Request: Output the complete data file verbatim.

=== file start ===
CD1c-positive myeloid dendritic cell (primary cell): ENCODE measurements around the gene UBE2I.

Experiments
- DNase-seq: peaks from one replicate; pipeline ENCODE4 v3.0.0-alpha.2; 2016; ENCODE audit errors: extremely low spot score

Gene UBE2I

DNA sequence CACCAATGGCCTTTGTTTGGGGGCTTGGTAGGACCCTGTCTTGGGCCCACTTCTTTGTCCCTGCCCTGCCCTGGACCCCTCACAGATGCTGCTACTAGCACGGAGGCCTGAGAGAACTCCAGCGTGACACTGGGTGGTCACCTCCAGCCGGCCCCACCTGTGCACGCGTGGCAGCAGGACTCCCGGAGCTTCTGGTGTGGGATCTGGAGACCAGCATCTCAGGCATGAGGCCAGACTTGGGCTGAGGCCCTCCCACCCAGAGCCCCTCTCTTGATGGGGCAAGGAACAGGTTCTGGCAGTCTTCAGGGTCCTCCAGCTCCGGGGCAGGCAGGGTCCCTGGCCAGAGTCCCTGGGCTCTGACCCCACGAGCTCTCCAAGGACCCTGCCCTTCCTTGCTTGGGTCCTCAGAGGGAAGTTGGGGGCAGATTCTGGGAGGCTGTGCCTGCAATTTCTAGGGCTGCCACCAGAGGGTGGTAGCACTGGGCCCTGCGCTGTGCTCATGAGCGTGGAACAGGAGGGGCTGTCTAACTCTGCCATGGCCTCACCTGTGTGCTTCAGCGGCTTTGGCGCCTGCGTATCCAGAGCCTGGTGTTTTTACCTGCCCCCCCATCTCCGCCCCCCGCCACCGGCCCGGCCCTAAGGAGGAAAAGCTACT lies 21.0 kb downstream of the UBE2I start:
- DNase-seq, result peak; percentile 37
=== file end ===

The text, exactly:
CD1c-positive myeloid dendritic cell (primary cell): ENCODE measurements around the gene UBE2I.

Experiments
- DNase-seq: peaks from one replicate; pipeline ENCODE4 v3.0.0-alpha.2; 2016; ENCODE audit errors: extremely low spot score

Gene UBE2I

DNA sequence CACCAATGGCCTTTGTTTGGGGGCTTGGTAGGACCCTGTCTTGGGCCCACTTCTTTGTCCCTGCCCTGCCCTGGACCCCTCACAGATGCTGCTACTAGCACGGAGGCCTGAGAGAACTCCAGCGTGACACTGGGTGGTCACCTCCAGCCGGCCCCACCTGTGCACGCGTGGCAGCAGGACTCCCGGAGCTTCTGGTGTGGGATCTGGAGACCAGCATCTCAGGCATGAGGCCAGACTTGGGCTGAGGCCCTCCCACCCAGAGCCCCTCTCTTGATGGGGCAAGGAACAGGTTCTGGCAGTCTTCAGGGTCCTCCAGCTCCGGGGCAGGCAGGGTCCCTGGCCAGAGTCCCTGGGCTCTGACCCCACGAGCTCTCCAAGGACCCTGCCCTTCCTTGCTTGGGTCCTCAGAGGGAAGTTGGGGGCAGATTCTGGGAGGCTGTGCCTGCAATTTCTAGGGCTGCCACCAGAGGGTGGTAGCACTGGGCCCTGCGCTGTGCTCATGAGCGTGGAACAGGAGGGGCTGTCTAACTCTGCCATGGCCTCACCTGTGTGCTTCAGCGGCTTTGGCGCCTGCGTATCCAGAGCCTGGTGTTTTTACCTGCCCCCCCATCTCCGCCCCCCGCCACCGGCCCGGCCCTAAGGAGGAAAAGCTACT lies 21.0 kb downstream of the UBE2I start:
- DNase-seq, result peak; percentile 37